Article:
Thursday, 28 December 2006

Technology... can we really compare HA's and CI's?...

It's easy to compare cochlear implant (CI) with a hearing aid (HA) and frequently this is done in a single breath. However, not by people that have used a HA before, and now use the CI. They explain that CI goes beyond HA. Not just a little, but a lot. For Lotte we have no comparison other than she did not benefit - in our opinion - from HA's.

But there's another part of the equasion that is quickly forgotton. And that is the CI of 10 years ago, compared to now. I quickly compare to our computer now and 10 years ago. We cannot imagine using a 10-year computer with the programs we use nowaday's. It simply will slow down to a complete halt.

This is how I see CI as well. 10 Years ago, software and hardware were far slower and perhaps this brought the CI's closes to the HA in most respects. After all. With the speeds available at that time, all processing power needed to be used for speech. But nowadays, technology has become so much faster, that with the same capacity a wider frequency-range can be used. And is used.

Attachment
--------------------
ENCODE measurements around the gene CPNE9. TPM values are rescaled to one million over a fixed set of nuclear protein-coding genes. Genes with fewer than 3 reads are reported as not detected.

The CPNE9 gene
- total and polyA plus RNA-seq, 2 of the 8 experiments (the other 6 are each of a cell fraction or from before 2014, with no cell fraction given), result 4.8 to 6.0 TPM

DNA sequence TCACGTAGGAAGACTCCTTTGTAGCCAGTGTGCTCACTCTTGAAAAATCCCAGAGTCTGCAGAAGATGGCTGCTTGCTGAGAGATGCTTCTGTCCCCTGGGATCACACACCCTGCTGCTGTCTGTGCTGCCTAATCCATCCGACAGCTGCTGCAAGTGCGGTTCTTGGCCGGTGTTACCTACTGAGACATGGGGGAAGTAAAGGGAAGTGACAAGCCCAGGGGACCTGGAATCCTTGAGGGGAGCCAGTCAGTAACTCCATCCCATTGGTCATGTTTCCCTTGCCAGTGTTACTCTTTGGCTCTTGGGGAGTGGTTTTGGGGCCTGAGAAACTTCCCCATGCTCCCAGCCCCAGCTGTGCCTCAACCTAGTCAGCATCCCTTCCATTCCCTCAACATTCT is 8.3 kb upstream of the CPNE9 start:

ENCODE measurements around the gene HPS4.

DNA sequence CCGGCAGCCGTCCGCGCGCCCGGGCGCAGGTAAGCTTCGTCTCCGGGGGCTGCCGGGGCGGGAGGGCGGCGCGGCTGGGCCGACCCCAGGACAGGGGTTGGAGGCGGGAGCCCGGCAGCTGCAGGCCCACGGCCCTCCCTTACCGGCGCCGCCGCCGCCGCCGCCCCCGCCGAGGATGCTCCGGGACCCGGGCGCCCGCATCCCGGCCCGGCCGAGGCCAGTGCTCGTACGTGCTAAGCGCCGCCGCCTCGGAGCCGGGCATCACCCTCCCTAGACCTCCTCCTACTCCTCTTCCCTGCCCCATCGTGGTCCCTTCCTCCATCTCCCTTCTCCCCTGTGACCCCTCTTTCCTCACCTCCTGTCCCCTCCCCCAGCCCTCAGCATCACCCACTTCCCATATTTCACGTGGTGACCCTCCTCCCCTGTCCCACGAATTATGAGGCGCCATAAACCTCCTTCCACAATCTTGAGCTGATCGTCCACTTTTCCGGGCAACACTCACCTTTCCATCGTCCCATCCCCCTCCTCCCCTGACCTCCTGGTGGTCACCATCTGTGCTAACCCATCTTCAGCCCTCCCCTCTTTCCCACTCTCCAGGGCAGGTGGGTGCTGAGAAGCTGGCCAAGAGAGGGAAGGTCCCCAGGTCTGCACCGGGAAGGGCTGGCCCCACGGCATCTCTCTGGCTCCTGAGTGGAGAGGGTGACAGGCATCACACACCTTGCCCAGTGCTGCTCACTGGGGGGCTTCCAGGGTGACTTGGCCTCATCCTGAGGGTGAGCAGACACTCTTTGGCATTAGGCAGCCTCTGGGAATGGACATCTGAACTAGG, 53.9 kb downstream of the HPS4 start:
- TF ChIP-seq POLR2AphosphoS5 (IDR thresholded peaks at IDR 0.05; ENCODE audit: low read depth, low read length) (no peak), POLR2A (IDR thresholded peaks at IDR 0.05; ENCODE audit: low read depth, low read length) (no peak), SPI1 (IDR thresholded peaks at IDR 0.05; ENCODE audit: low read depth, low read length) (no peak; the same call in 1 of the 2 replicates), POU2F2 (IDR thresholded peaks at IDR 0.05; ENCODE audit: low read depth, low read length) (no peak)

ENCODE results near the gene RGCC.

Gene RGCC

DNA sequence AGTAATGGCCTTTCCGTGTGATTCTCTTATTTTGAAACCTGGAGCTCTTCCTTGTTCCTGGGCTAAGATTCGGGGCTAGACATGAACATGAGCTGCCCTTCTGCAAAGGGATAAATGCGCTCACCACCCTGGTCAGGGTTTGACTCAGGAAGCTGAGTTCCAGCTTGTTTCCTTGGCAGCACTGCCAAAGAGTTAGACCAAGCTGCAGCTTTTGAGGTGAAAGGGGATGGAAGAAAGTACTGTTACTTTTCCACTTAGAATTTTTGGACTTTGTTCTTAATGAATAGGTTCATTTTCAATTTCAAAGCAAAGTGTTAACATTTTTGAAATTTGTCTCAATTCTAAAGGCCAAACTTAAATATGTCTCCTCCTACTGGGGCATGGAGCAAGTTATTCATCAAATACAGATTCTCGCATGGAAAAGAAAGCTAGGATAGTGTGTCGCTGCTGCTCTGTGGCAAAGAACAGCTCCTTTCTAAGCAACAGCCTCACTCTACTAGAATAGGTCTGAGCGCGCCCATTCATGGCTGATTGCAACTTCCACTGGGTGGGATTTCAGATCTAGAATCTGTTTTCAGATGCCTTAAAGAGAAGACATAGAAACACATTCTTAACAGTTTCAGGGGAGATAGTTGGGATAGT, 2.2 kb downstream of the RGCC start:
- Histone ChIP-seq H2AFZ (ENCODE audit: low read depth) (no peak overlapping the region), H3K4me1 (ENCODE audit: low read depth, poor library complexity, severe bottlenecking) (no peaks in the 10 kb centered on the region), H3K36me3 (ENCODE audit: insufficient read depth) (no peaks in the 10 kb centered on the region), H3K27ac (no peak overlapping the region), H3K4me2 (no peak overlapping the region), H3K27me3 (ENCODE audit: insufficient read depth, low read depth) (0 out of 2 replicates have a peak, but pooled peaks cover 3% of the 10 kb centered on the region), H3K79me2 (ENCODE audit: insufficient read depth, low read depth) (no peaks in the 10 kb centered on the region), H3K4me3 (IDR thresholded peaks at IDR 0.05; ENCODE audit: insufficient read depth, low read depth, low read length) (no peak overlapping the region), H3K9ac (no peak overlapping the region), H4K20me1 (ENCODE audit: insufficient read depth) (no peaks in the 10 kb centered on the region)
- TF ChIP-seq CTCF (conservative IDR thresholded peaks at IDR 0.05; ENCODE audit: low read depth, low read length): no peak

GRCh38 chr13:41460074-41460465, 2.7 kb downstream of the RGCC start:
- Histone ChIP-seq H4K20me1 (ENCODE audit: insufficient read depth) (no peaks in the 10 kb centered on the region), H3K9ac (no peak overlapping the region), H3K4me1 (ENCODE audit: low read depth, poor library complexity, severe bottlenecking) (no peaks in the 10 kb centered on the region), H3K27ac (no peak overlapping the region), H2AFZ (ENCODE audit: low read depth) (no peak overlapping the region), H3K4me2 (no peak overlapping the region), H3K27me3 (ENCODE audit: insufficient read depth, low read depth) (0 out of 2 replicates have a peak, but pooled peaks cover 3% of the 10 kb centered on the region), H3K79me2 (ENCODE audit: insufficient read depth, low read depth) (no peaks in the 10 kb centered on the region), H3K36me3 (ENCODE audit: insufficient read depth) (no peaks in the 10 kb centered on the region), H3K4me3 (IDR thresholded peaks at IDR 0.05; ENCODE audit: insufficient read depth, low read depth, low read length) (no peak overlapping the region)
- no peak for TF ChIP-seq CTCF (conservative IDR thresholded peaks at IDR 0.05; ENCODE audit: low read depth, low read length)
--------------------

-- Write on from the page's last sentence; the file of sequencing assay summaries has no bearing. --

Manufacturers are moving more and more into virtual electrodes and creating software specialised to enjoying music. The new CI-user is no longer satisfied with "just" speech but wants to go beyond that. More environmental sounds and music.

With Lotte we see her speech development which is going well, but more impressive is the level at which she hears. She is able to hear very soft sounds. She's able to whisper, and understand whispering.
But with music she shows little interest. She uses melody but sings in a monotone way..
Is this due to her development or is this due to mapping being focused on speech?

The technician mapping her is very good at his job. He has done it from the first time CI came around, and in a way made it possible for many children and adults to hear.
But this might be the problem. Focus has allways be on speech for him. THIS was the goal and accomplishment. The achievement was to go from deaf to hearing to understanding speech. There was technically never room to go beyond speech, and perhaps this is still the attitude and expectation. Even though technology has moved one, the idea of hearing more than speech is still foreign.

Obviously I'm lacking knowledge in this area. What are the possibilities with Freedom CI. She has the latest equipment both inside and outside, but I have no idea as to what level it is being used.